- Compact size can fit on a countertop or in small spaces
- Stylish silver finish complements various decor styles
- Can be used with or without liners
- Includes an extra carbon filter to limit odors Cons:
- May not be large enough for some composters
- Removing the lid can be challenging
- Compost may stick to the lid when the bin is full
Krikoris Garden Thermo Compost Bin
Unlike basic plastic composters that require manual aeration by turning over the compost, the Krikoris bin offers a range of user-friendly features. With ventilated sides and latched lids on both the top and one side, this bin provides proper aeration without the need for manual intervention. Additionally, it can be set up on four legs, allowing for easy drainage of excess liquid. If you prioritize convenience in your gardening routine, the Krikoris bin is worth considering.
What to Know About Compost Bins Before Shopping
When shopping for a compost bin, several factors need to be considered to ensure you choose the right one for your needs. One important aspect is location, whether you plan to use it outdoors or indoors. For outdoor composting, UV- and weather-resistant bins are best, while indoor composters should have replaceable filters to prevent unwanted odors in your kitchen.
Another factor to consider is capacity, depending on the amount of organic waste your household generates. Outdoor bins can hold up to 174 gallons of waste, while indoor options usually hold only one to three gallons and require frequent emptying.
The material of the compost bin is also important. Plastic bins are good conductors of heat and compost faster but may not be visually appealing. Cedar bins have a better aesthetic but take several months to produce compost. Indoor compost bins should be made of rust-resistant metal or sleek plastic for easy cleaning.
The purpose of the compost bin should also be considered. Countertop processors, enclosed bins, and compact tumblers work well for indoor use, while large tumblers and wooden bins are great for outdoor areas. If you plan to donate your compost to a community bin, a portable option with sturdy handles and easy disposal is ideal. For those starting a compost site in their yard, dual-chamber bins allow you to add new organic waste to the pile without disturbing the compost that’s being decomposed.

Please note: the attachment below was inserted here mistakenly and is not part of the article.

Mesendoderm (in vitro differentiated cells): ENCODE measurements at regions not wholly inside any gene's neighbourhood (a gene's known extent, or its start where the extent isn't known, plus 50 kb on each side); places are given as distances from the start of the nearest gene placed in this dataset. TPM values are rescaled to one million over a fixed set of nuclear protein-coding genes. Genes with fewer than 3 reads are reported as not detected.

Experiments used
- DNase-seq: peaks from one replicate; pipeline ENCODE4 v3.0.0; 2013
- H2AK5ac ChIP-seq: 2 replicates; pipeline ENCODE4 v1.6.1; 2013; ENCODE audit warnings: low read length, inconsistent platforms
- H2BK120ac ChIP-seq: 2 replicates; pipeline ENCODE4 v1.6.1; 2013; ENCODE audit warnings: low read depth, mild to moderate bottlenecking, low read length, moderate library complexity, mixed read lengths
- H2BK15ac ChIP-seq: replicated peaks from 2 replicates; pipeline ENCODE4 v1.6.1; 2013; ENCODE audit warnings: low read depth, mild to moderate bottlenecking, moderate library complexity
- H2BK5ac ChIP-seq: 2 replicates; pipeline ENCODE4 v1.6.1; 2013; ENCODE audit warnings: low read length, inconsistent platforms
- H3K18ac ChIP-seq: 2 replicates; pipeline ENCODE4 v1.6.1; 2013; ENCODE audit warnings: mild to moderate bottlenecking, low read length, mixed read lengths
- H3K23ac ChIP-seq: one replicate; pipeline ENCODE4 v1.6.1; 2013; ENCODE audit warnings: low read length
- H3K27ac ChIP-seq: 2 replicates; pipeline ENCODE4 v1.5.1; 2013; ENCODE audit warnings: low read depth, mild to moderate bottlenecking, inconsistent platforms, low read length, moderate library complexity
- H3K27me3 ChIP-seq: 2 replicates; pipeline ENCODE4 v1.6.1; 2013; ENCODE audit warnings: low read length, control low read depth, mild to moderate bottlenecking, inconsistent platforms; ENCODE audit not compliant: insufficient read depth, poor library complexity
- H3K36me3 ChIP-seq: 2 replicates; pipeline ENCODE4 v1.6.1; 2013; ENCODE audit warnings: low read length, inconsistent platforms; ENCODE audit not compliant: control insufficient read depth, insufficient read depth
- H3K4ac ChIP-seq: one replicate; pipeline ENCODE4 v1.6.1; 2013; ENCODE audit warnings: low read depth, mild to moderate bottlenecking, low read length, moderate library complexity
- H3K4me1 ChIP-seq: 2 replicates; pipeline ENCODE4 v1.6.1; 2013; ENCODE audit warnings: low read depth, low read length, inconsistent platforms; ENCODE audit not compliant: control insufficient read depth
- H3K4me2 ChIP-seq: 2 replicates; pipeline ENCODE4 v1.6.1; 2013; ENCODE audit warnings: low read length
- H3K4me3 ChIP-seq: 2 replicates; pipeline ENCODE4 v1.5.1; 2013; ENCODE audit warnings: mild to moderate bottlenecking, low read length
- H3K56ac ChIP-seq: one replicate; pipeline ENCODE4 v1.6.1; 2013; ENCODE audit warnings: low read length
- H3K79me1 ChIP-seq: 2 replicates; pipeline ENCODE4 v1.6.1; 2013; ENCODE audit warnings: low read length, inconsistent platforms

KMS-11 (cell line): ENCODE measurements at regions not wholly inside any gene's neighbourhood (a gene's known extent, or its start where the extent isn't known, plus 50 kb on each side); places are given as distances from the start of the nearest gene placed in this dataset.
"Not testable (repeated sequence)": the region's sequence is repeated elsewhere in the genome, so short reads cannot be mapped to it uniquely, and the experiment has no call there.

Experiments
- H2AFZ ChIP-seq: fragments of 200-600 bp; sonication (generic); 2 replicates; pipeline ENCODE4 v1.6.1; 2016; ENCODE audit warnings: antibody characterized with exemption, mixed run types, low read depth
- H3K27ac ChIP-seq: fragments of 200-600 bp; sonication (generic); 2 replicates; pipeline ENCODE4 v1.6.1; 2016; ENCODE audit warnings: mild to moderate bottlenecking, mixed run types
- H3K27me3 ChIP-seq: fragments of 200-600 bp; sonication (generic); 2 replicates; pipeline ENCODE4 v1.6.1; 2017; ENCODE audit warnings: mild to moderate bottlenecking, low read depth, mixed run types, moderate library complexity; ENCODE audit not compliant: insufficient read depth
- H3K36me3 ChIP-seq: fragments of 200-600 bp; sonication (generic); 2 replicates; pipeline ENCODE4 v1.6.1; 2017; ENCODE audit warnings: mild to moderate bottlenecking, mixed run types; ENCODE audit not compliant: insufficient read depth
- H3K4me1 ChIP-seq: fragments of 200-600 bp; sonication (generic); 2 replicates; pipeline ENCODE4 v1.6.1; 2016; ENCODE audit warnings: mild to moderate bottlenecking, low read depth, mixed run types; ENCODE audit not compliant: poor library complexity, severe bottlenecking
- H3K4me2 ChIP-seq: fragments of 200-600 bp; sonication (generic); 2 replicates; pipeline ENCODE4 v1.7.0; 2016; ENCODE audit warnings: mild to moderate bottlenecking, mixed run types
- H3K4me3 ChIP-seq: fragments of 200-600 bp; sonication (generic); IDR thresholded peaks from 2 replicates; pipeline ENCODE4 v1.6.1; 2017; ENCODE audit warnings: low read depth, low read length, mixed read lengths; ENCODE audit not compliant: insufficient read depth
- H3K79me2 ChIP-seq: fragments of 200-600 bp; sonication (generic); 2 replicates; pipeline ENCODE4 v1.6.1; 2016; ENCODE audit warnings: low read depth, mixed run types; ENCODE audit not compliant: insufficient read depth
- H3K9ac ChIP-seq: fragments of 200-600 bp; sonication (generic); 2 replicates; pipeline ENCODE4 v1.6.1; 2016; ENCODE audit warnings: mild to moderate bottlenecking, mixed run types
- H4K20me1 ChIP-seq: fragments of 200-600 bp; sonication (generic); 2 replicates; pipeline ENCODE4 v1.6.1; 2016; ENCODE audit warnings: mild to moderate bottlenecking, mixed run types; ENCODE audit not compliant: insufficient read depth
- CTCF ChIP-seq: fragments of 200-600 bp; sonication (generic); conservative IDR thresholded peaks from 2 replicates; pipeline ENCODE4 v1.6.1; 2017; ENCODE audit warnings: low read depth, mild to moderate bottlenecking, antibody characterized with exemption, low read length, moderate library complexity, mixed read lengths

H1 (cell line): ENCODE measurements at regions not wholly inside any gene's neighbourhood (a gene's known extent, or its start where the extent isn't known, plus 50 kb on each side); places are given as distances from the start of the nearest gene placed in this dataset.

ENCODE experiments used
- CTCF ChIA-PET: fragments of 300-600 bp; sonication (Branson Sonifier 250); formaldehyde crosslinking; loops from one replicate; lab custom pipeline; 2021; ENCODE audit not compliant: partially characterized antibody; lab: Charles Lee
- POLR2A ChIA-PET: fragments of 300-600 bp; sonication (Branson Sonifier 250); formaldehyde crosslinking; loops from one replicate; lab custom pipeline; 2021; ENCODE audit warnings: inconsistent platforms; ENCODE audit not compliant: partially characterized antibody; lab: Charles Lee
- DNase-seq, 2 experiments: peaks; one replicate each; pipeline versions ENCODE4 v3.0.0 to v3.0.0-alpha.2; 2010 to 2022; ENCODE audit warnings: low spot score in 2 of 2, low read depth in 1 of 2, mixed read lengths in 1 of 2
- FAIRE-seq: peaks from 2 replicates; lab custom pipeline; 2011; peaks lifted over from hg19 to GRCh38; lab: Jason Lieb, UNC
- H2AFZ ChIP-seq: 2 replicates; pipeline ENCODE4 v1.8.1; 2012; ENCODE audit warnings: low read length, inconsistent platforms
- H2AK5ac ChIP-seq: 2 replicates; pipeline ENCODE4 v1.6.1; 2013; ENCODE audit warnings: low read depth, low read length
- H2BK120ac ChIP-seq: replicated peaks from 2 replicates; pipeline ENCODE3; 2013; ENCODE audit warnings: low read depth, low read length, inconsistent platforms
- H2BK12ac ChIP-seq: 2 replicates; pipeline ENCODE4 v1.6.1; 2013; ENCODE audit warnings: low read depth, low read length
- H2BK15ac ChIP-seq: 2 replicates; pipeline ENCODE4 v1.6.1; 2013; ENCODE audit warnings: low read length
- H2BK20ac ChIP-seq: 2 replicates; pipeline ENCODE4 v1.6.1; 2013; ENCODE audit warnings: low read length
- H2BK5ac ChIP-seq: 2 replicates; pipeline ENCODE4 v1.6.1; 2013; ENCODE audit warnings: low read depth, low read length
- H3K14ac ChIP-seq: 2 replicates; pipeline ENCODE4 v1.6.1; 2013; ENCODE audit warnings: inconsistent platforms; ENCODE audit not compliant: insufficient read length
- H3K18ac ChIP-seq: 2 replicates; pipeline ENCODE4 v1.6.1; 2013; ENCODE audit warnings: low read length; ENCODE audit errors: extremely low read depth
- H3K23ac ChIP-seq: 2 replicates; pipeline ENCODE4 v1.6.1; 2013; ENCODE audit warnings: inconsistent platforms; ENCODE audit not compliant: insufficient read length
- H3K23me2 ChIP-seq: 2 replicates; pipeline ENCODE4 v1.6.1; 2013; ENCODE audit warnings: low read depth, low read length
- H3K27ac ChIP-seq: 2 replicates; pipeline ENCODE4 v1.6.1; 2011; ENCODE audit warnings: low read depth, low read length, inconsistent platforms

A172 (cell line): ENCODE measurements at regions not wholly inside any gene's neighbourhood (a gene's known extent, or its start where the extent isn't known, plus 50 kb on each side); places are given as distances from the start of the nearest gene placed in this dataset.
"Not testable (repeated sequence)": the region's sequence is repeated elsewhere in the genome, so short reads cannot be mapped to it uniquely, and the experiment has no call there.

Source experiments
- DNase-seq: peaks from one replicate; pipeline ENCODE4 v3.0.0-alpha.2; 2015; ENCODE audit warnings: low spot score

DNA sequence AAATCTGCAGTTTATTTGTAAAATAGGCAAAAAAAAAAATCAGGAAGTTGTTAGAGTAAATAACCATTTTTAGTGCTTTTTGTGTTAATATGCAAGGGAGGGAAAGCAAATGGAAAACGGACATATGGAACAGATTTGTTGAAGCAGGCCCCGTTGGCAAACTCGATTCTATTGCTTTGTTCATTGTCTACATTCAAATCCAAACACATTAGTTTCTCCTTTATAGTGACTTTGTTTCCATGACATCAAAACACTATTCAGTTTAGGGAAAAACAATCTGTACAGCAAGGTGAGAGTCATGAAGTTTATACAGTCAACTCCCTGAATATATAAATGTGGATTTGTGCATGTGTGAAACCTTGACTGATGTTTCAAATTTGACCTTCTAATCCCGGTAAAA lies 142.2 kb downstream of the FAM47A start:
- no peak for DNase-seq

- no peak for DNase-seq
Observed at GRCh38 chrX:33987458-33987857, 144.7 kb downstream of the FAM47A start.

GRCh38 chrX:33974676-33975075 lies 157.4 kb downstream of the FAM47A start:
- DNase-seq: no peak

First things first: What is composting?
Composting has two parts to it: the front end and the back end. “The front end is waste management; rather than throwing food waste in the trash, we take what someone considers a waste material and process it into a valuable soil amendment for plant growth and reproduction in our backyards,” Carr told me over a phone call, right after he said, “I’ll call you back in 10 minutes, I’m in the field.” A true expert, to say the least.
The other part is conferring the benefit of making our plants healthy — using composting as a resource rooted in conservation. Once your compost bin’s pile is ready, it can be dispersed into your soil as a natural fertilizer.
“For the individual, it can save you money,” Carr explains further. “Your waste costs are lower and you don’t have to buy fertilizer and, at the end of the day, it kind of feels good that you can take this nasty food waste material and turn it into this nice dark, crumbly valuable soil amendment.”
How to shop for the best compost bin for you
Everybody is going to want something different in a compost bin, with a few considerations to take into account, according to Carr.
“You have to keep in mind how large you want it, which is dictated by how much waste you and your family generates,” he said. “Convenience is another thing: where are you going to put it? Is it a plastic bin you’re going to place next to your house, or is it a chicken-wire bin that’s going to be moved a little farther away?”
Material is another frame of reference when scouring the market for a good compost bin. The outdoor containers are mostly made of wood, plastic or metal. After years of experience, Carr’s favorite is a welded-wire bin. “It’s metal, holds up, can be shaped into whatever size you want, is lightweight and seems to be the most cost-effective and user-friendly as well.”
What can you compost?
“You can compost anything nature can break down,” Carr explains. “With that said, there are some items that can cause problems if you don’t do it right; meats, dairy, fats, oils and fermented items aren’t recommended for beginner composters.” But, if you’re experienced, “you can take an entire cow and compost that,” he said.
Yes, you can compost weeds, too. “Over time, the compost pile will break down some of those weed seeds,” Carr said. “You’re going to have weeds in your garden regardless if you compost.”
When will my compost be ready?
According to Carr, turning a compost more than once a year is a tall order (even taller depending on the size of your bin. “I turn it once a year in the spring and let it sit for a year,” he said, explaining the process he mastered over time. “After two years, 100% of the bin is ready to go. After one year, 50% is ready to go.”